“There was a lot more color than I expected,” added Jerry Delova, design director at Barry Bricken, “and customers are clamoring for it, so it was great to see…What struck me the most were that mills that usually don’t show color had lots of it.”
He also said he was interested by looks that fit into his “dirty preppy” theme for the season.
“It’s preppy but it’s a little off,” he explained. A group of Hawaiian prints that were Lilly Pulitzer-inspired, for instance, were featured on nontraditional sheer cloths such as cotton lawn, voile and batiste. “The florals looked new on these different grounds,” he said.
Florals bloomed at almost every booth. Henry Bertrand showed painterly, watercolor-like florals while Mantero featured larger-scaled flowers, boldly printed on light grounds. Clerici Tessuto offered hand-painted florals on silk that burst with a multitude of color and Bianchini Férier showed some floral looks that were large in scale and featured white grounds.
“In terms of color, contrast is key, whether it’s a lighter color against a darker tone or a bright color on a white ground,” said Patrick Szczepkowski, head of North American operations for Bianchini Férier.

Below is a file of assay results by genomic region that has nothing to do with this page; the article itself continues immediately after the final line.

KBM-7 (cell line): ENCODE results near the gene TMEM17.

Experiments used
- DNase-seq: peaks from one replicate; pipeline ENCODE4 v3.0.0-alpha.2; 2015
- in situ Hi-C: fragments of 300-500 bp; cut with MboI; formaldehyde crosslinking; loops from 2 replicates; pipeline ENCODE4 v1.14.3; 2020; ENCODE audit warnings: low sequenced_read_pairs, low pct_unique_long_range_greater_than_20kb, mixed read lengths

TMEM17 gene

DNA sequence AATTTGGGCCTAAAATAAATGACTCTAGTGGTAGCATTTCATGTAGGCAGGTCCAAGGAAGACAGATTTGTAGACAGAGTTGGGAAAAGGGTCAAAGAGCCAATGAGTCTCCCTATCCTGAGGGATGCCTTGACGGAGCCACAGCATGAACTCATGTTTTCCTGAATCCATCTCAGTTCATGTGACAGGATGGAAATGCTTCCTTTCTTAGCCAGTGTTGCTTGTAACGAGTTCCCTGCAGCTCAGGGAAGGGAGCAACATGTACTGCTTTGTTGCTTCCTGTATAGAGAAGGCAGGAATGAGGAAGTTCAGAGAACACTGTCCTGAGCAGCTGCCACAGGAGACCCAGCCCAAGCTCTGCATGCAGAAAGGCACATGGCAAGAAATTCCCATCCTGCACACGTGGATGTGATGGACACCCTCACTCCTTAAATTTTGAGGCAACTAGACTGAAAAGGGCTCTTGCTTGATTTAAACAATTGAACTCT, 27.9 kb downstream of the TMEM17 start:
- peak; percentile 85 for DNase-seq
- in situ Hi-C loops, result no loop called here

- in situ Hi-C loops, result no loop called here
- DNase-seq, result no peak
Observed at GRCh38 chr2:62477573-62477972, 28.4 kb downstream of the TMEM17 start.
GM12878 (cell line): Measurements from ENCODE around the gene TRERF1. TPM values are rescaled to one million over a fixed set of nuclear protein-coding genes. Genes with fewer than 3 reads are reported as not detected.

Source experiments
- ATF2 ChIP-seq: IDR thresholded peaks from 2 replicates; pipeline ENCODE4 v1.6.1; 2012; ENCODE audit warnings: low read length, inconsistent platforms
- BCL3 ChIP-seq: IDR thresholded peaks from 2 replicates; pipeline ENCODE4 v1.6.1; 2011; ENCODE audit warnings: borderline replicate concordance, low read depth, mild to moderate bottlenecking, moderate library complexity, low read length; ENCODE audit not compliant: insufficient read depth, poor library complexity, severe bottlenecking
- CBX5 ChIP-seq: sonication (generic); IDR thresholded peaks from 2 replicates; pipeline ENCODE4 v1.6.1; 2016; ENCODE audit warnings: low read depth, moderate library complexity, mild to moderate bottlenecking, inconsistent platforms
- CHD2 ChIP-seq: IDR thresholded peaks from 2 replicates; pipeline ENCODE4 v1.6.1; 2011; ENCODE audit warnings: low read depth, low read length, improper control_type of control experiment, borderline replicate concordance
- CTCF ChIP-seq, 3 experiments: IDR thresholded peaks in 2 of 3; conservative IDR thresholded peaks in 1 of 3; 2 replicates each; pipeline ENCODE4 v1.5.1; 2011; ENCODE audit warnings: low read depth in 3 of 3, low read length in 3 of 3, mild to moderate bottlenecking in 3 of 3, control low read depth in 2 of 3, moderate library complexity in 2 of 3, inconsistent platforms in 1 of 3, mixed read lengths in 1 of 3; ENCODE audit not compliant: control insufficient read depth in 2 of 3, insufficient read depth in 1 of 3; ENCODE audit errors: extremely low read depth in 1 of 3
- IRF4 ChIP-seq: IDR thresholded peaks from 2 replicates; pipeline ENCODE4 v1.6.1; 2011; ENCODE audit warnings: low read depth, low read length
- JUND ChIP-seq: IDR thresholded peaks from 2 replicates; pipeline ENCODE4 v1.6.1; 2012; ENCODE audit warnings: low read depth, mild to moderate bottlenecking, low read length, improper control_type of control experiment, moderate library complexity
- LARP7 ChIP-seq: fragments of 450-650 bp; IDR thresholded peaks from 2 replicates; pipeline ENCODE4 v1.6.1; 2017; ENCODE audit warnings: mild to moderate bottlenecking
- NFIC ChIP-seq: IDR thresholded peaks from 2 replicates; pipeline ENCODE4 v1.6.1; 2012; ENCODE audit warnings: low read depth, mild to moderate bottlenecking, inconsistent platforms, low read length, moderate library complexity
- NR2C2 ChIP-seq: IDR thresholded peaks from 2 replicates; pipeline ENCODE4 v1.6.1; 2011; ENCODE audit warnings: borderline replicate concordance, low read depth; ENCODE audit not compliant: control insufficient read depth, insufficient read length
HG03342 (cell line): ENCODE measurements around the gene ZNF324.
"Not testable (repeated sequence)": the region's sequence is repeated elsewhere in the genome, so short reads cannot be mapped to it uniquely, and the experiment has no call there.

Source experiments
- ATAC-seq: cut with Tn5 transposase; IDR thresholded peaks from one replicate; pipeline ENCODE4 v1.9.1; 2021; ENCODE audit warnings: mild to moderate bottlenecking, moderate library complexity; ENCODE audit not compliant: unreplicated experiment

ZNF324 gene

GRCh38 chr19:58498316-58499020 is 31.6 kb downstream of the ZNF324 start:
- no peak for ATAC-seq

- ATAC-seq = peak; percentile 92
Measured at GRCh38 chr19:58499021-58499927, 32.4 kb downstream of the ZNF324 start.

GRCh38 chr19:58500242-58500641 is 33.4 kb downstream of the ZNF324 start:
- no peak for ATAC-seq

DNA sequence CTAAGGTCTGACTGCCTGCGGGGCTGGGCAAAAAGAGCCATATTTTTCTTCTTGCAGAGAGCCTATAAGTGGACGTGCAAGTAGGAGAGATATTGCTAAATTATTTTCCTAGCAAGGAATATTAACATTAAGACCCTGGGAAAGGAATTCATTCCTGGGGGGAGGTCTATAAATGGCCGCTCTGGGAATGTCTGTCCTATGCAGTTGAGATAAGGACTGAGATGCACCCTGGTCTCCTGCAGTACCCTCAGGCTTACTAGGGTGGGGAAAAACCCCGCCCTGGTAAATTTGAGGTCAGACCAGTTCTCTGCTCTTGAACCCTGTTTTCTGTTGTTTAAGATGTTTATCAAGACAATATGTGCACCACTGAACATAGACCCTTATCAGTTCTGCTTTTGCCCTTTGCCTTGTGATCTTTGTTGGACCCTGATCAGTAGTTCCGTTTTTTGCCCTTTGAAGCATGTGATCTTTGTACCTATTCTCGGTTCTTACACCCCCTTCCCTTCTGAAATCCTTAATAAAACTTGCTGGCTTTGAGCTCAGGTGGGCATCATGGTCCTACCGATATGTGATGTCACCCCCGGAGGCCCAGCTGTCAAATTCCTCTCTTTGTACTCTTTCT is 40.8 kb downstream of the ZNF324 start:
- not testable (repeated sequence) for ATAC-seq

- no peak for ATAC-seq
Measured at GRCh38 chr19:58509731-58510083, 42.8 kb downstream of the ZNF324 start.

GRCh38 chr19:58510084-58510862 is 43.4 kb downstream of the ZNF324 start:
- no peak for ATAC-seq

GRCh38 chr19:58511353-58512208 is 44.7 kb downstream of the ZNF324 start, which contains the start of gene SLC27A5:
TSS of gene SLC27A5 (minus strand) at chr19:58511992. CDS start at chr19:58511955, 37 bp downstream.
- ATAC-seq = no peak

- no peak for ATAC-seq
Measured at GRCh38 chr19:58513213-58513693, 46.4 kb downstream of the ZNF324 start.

At Komar, the vintage selection of florals garnered a lot of attention. A group of feminine rose prints were recently recolored by the mill. “It’s good to go back, but you have to keep with the current trends,” said Fredda Bates, who works in sales at the mill.
For Susanna Moyer, head designer at Liz Lange, the selection of prints at the show was “upbeat and happy.” Many of the Pucci- and Lilly Pulitzer-inspired prints were well-suited, she said, for setting the mood for the season. “The colors are so bright and happy — we loved all the bright oranges, pinks, turquoises, yellows and especially Kelly green, it’s a great color that hasn’t been around in a while so we’re excited to use it.”
Also on tap for the spring season were an array of tweed looks, mostly featured in chunky cotton blends. Weisbrod Zürrer showed a white cotton and acetate blend accented with colorful threads, and Jules Tournier offered cotton and silk, as well as rayon and linen blends. Clarenson showed a bright-hued selection of tweeds, some of which included touches of silver metallic.